Fake Heroin & The Dangers Of Fentanyl-Laced Street Drugs
Heroin abuse and addiction remain a major public health issue in the United States, claiming thousands of lives each year.
Alarmingly, heroin is also increasingly faked or replaced by an even more potent and far deadlier substance: the synthetic opioid known as fentanyl.
Fentanyl & Fake Heroin
Fentanyl is smuggled through criminal channels and used to imitate illicit drugs like heroin, or laced into other drugs to increase their potency.
Drug dealers may not even know that they are selling fentanyl. And if they do, they aren’t likely to admit it, as the public is increasingly aware of the danger of fentanyl and overdose deaths it causes.
There are several reasons for using fentanyl as fake heroin:
- fentanyl is fully synthetic, and its production does not require a natural product like morphine/opium which can only be grown in certain regions of the world
- fentanyl’s increased potency means that, in theory, the same number of doses can be shipped in 1/50th of the space compared with heroin
- fentanyl offers a better profit margin; once cut with fillers the only reliable way to tell street heroin from street fentanyl is with laboratory testing or harm-reduction test kits
- fentanyl may be even more euphoric and addictive than heroin
- liquid fentanyl can be delivered in a variety of other, seemingly low-risk forms including nasal sprays, eye drops, blotter paper, or candy
Heroin Vs. Fentanyl
Heroin and fentanyl share a long list of similarities, including:
- action: both work by stimulating the body’s opioid receptors to produce pain relief, euphoria, and sedation
- ingestion: both can be taken in a variety of ways, including swallowing, snorting, and smoking
- appearance: with the exception of black tar heroin, both drugs typically look like white powders, but they can be produced in different forms
- trafficking: both are trafficked and smuggled over international borders before being diluted with fillers and sold on the street by drug dealers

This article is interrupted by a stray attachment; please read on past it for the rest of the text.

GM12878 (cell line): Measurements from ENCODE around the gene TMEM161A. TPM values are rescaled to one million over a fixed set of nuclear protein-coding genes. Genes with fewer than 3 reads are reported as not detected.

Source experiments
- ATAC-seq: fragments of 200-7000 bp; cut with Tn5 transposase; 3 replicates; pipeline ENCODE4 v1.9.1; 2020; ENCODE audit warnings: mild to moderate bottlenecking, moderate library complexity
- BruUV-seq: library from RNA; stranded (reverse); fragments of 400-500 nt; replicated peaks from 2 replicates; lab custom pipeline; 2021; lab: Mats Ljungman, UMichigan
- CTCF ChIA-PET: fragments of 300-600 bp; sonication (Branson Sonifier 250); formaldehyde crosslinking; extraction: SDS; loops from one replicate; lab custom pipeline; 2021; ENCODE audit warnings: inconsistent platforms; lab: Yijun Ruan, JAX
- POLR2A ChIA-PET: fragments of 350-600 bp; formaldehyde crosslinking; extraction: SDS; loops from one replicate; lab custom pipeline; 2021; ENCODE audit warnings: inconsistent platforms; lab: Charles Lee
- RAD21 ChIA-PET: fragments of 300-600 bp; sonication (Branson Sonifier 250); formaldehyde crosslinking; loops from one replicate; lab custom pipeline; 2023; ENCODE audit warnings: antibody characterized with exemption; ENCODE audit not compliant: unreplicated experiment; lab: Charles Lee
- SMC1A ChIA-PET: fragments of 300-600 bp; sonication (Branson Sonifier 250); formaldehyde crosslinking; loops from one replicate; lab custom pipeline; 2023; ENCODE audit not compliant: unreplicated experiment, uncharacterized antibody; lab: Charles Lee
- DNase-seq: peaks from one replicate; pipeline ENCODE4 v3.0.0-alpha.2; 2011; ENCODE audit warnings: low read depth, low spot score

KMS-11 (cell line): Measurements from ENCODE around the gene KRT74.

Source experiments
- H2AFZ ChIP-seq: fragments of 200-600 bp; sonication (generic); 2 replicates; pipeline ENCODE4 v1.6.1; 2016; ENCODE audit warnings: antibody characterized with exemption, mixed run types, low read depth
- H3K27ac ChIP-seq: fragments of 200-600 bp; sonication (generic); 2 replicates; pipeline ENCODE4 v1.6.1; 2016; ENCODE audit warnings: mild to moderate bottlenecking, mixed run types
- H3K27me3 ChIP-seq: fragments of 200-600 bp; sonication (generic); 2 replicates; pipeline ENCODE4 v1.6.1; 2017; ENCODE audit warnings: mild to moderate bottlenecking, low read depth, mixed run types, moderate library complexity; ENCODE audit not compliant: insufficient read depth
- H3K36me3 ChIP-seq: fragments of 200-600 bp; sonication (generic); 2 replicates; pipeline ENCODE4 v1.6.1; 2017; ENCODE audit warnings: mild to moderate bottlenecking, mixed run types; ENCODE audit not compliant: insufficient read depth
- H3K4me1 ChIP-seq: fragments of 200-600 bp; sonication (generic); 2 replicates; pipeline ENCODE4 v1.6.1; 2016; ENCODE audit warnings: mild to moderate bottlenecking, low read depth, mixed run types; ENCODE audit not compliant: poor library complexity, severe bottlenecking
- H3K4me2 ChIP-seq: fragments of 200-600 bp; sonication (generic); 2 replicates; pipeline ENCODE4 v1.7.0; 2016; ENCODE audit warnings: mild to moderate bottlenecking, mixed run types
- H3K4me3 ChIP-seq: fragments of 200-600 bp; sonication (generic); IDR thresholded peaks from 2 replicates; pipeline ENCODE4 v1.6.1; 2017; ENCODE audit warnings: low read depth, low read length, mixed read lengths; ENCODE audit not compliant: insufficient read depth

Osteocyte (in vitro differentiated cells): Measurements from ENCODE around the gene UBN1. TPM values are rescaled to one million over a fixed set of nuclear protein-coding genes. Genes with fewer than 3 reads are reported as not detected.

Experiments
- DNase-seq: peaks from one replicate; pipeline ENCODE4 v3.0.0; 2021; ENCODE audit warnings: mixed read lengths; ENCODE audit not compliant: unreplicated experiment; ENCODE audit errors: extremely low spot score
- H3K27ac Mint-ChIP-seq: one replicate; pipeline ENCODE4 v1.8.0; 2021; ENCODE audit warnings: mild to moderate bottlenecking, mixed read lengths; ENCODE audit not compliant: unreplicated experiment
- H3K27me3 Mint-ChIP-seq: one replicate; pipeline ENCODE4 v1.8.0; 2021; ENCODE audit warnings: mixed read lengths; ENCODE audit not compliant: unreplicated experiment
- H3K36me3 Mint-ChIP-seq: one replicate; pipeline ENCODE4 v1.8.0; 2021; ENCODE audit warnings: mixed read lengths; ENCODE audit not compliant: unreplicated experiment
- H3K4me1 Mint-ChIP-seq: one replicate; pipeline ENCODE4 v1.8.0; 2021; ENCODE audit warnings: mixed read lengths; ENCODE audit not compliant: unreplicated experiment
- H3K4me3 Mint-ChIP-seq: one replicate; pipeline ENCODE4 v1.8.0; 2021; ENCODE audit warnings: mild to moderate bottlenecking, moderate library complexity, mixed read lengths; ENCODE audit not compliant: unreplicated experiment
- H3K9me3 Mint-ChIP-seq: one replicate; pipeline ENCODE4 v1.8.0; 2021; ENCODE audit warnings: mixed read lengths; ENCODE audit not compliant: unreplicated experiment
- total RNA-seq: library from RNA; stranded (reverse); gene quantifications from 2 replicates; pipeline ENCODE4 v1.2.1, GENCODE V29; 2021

- risk of overdose: both are powerful opioids able to trigger deadly overdose effects, which can be reversed with the opioid antidote naloxone (Narcan)
- dependence and addiction: both are habit-forming drugs, leading to addiction, physical dependence, withdrawal symptoms, and serious long-term health risks
Key differences between heroin and fentanyl include:
- production: while both are opioid drugs, fentanyl is a fully synthetic (man-made) drug produced in laboratory settings, while heroin is derived from the natural opiate drug morphine, which is extracted from poppy plants
- potency: whereas heroin is approximately twice as potent as morphine, fentanyl can be 100 times as powerful, and can even be absorbed through skin contact
- risk of overdose: because of its extreme potency, even a minuscule error in fentanyl dosing can trigger fatal overdoses, making heroin (which is deadly in its own right) look almost forgiving by comparison
Fentanyl & Fake Pills
The DEA, Department of Justice, and a variety of other law enforcement groups have issued numerous public safety alerts focused on counterfeit medications. These fake drugs are produced by criminal groups and illicitly marketed and delivered to the American public.
Unfortunately, given the size of the internet and ease of ordering overseas products, these falsified drugs are easy to purchase and often contain unpredictable and dangerous ingredients.
- faked stimulants resembling prescription amphetamines (Adderall) may instead contain the potent, long-acting stimulant drug methamphetamine
- faked prescription opioids that resemble oxycodone (Oxycontin) or other painkillers may instead have an unknown dosage of fentanyl
- faked benzodiazepines resembling alprazolam (Xanax) or others may instead contain “designer drugs” with unpredictable and poorly understood effects
In each case, these fake pills, tablets, or capsules may be produced with shapes, colors, or markings that closely resemble authentic medications, making detection difficult.
Signs of a fentanyl overdose, or any other opioid overdose, include:
- constricted/pinpoint pupils
- falling asleep or losing consciousness
- slow, weak, or stopped breathing
- low body temperature
- choking or gurgling sounds
- limp body
- cold and/or clammy skin
- blue lips or fingertips
- mental confusion
If you suspect a drug overdose has occurred, you should immediately administer naloxone, if you have it available, and call local emergency medical services.
With alarming rises in fentanyl-related overdose deaths, purchasing heroin or other opioid drugs off the street is dangerous. If you or a loved one live with addiction and struggle to stop using, we can help. To learn more about treatment options such as detox, inpatient, and outpatient treatment, please contact Ark Behavioral Health today.
Centers for Disease Control and Prevention (CDC) - Fentanyl Facts
Drug Enforcement Administration (DEA) - Counterfeit Pills
Drug Enforcement Administration (DEA) - One Pill Can Kill
National Institute on Drug Abuse (NIDA) - Fentanyl DrugFacts
Substance Abuse and Mental Health Services Administration (SAMHSA) - SAMHSA Opioid Overdose Toolkit
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